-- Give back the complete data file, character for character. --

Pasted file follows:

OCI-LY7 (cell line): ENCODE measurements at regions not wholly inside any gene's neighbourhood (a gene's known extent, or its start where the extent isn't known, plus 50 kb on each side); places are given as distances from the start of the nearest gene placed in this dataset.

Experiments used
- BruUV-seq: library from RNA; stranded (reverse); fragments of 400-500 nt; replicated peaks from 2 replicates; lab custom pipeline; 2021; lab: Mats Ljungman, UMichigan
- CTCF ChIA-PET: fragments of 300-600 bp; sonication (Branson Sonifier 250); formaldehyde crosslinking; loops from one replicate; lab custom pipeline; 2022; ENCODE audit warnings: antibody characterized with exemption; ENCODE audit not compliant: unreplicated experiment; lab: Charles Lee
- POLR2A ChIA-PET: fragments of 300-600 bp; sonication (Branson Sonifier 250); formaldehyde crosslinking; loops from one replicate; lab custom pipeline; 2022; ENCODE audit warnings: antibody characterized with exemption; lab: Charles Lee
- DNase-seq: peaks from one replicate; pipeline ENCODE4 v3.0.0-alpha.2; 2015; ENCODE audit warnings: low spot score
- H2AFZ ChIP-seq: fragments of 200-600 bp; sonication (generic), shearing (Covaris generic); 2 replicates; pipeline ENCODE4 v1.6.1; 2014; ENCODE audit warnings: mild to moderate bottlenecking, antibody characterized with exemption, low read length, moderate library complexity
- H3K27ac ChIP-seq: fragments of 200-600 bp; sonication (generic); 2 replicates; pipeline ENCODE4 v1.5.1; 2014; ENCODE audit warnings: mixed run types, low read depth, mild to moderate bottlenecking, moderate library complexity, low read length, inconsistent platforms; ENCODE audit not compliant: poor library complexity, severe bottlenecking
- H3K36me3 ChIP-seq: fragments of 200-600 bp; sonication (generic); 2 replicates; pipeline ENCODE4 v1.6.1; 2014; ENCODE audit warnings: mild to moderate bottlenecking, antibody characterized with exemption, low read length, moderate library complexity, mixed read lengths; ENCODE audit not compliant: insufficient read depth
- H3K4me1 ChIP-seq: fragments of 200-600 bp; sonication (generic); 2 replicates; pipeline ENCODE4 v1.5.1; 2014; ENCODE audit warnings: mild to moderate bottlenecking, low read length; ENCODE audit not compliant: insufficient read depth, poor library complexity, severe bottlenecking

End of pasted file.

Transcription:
OCI-LY7 (cell line): ENCODE measurements at regions not wholly inside any gene's neighbourhood (a gene's known extent, or its start where the extent isn't known, plus 50 kb on each side); places are given as distances from the start of the nearest gene placed in this dataset.

Experiments used
- BruUV-seq: library from RNA; stranded (reverse); fragments of 400-500 nt; replicated peaks from 2 replicates; lab custom pipeline; 2021; lab: Mats Ljungman, UMichigan
- CTCF ChIA-PET: fragments of 300-600 bp; sonication (Branson Sonifier 250); formaldehyde crosslinking; loops from one replicate; lab custom pipeline; 2022; ENCODE audit warnings: antibody characterized with exemption; ENCODE audit not compliant: unreplicated experiment; lab: Charles Lee
- POLR2A ChIA-PET: fragments of 300-600 bp; sonication (Branson Sonifier 250); formaldehyde crosslinking; loops from one replicate; lab custom pipeline; 2022; ENCODE audit warnings: antibody characterized with exemption; lab: Charles Lee
- DNase-seq: peaks from one replicate; pipeline ENCODE4 v3.0.0-alpha.2; 2015; ENCODE audit warnings: low spot score
- H2AFZ ChIP-seq: fragments of 200-600 bp; sonication (generic), shearing (Covaris generic); 2 replicates; pipeline ENCODE4 v1.6.1; 2014; ENCODE audit warnings: mild to moderate bottlenecking, antibody characterized with exemption, low read length, moderate library complexity
- H3K27ac ChIP-seq: fragments of 200-600 bp; sonication (generic); 2 replicates; pipeline ENCODE4 v1.5.1; 2014; ENCODE audit warnings: mixed run types, low read depth, mild to moderate bottlenecking, moderate library complexity, low read length, inconsistent platforms; ENCODE audit not compliant: poor library complexity, severe bottlenecking
- H3K36me3 ChIP-seq: fragments of 200-600 bp; sonication (generic); 2 replicates; pipeline ENCODE4 v1.6.1; 2014; ENCODE audit warnings: mild to moderate bottlenecking, antibody characterized with exemption, low read length, moderate library complexity, mixed read lengths; ENCODE audit not compliant: insufficient read depth
- H3K4me1 ChIP-seq: fragments of 200-600 bp; sonication (generic); 2 replicates; pipeline ENCODE4 v1.5.1; 2014; ENCODE audit warnings: mild to moderate bottlenecking, low read length; ENCODE audit not compliant: insufficient read depth, poor library complexity, severe bottlenecking